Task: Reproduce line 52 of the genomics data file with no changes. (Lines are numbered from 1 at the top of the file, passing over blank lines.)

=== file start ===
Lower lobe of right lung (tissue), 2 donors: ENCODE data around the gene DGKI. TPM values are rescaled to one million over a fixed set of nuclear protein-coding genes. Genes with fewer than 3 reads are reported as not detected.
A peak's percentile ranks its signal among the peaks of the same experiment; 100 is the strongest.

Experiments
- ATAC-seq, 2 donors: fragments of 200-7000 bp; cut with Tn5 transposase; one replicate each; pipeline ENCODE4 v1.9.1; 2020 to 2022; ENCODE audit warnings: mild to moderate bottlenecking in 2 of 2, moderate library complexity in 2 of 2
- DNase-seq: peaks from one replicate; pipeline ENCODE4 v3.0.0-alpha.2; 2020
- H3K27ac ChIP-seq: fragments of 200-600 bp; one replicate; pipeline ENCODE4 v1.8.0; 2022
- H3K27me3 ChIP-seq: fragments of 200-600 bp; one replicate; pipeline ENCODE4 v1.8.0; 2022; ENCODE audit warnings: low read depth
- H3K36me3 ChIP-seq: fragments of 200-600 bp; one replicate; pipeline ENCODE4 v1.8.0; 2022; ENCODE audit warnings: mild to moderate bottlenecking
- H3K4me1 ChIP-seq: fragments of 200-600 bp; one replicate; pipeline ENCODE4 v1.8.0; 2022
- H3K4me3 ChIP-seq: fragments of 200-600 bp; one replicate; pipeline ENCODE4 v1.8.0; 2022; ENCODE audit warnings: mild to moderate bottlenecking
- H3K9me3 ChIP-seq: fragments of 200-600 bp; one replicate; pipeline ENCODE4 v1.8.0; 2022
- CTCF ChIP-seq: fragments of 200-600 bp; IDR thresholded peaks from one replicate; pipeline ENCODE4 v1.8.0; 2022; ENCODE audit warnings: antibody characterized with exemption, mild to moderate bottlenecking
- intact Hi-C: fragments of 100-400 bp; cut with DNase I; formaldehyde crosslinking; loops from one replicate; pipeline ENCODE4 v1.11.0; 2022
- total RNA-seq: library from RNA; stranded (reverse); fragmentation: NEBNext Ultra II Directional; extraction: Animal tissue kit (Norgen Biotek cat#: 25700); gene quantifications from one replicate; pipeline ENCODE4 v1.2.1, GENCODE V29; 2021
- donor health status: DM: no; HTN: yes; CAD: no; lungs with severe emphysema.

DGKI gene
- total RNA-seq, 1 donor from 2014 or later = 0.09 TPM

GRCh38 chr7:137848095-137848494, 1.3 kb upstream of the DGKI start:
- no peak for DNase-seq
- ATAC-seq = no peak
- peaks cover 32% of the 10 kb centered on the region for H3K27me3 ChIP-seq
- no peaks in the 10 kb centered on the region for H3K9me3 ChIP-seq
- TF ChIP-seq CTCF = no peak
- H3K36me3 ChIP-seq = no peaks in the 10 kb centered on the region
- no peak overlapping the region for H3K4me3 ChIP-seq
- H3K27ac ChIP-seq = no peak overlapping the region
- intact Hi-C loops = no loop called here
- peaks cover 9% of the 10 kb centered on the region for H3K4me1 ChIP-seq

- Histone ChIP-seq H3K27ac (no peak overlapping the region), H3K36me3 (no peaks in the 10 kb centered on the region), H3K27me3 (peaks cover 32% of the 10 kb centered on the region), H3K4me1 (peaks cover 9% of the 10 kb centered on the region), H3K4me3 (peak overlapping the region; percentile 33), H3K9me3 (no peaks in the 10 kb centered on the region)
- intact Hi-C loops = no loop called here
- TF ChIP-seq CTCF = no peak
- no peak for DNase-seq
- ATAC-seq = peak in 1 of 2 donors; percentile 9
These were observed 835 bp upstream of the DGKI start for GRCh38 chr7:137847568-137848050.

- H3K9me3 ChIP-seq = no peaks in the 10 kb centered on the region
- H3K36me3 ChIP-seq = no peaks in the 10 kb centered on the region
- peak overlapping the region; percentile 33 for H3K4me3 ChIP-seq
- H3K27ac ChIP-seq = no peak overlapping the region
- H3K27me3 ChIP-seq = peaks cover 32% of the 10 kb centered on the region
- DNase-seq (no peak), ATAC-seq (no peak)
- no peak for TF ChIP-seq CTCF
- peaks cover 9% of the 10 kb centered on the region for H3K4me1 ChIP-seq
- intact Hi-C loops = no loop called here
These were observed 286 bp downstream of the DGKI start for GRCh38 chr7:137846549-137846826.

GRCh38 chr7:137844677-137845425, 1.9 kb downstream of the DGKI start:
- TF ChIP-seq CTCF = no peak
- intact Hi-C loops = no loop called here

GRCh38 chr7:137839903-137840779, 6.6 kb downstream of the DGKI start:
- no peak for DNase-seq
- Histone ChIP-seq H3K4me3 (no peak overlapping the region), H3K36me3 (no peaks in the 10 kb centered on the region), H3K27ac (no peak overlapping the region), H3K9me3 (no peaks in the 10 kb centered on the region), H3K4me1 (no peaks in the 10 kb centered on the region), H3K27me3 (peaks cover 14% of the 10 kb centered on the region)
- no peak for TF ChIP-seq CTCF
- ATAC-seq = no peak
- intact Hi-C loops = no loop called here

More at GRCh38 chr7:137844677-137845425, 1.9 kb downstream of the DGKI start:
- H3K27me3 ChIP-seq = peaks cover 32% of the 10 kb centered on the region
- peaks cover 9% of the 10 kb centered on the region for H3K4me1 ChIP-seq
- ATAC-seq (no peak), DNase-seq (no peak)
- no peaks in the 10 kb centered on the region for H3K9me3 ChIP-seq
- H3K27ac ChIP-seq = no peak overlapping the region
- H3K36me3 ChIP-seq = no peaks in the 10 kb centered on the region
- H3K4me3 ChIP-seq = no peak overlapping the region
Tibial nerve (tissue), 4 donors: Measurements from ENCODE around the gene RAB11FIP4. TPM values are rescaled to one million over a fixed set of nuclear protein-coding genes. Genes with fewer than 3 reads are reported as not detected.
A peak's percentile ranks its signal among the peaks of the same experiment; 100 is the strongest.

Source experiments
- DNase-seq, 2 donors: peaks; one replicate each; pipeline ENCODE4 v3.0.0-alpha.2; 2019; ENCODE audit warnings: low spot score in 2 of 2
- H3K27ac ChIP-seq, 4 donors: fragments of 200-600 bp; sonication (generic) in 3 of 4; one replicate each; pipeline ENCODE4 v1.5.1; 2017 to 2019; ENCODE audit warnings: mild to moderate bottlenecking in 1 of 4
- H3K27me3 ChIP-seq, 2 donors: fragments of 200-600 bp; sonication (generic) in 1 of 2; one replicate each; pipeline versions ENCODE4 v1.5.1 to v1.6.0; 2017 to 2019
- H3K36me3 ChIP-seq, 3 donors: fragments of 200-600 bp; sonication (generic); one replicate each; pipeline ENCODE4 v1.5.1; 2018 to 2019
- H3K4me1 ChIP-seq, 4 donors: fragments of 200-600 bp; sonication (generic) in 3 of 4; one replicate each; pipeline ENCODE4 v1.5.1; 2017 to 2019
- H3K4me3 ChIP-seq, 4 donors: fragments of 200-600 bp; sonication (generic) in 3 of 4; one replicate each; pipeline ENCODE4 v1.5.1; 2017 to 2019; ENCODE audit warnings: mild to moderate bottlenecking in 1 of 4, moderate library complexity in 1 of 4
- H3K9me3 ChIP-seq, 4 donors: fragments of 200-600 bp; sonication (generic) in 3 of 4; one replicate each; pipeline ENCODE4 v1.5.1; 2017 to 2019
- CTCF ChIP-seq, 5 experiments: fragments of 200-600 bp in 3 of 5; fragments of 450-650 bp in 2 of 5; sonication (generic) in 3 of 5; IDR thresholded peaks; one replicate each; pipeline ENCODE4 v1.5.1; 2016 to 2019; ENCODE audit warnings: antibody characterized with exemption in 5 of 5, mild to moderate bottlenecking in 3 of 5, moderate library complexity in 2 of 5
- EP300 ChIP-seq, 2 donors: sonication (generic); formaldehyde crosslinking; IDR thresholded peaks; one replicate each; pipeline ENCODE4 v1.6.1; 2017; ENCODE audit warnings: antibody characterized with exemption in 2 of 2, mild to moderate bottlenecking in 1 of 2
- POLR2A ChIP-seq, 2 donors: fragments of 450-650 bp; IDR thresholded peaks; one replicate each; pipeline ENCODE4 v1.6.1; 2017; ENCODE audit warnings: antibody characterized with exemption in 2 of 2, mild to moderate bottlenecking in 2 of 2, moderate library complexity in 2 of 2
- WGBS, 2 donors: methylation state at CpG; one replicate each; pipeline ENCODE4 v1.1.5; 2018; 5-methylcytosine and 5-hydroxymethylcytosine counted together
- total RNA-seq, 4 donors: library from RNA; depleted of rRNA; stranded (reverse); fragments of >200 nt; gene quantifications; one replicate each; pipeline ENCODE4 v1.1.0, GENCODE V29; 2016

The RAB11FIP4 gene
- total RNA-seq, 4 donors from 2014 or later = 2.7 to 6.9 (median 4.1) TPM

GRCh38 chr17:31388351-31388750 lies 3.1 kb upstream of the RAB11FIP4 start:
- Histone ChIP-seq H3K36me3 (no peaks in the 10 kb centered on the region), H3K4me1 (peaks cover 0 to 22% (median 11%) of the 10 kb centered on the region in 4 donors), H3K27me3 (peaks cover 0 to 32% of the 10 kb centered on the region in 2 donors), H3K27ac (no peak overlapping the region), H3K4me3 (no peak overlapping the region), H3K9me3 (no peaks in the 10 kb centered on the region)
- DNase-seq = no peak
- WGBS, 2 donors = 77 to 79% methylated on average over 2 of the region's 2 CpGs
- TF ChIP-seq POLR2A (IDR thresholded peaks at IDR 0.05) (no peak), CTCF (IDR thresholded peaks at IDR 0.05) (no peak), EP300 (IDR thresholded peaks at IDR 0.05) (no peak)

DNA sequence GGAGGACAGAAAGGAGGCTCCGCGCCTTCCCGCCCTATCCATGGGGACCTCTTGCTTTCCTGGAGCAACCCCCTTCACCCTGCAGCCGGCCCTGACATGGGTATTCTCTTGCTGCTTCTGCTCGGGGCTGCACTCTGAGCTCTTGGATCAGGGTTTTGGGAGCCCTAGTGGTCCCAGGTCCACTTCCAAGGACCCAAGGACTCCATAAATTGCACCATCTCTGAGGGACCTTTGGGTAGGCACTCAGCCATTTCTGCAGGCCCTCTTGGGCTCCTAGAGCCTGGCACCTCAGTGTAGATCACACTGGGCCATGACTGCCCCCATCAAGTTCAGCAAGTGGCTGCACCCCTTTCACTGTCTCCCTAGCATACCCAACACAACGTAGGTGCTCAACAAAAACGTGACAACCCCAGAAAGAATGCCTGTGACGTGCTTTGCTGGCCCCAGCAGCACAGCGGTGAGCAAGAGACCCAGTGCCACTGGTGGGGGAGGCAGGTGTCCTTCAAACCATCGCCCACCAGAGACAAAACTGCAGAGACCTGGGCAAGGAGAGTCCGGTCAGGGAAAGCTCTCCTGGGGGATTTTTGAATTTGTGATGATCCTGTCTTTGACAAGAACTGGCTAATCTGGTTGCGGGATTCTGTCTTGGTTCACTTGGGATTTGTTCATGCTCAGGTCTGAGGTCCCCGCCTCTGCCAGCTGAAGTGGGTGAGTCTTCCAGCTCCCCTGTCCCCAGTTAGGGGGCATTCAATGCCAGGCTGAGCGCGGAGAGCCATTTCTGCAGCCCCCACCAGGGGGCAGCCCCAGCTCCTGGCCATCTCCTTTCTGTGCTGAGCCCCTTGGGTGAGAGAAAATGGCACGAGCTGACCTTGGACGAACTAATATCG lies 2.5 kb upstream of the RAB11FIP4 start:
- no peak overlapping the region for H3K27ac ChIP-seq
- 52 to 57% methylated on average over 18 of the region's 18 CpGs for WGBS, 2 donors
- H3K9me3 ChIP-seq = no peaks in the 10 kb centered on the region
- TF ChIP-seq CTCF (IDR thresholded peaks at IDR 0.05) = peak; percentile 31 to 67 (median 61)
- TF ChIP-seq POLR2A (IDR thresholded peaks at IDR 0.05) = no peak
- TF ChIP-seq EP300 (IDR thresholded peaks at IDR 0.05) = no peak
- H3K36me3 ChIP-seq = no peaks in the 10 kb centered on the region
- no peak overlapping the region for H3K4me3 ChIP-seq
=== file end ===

- ATAC-seq = no peak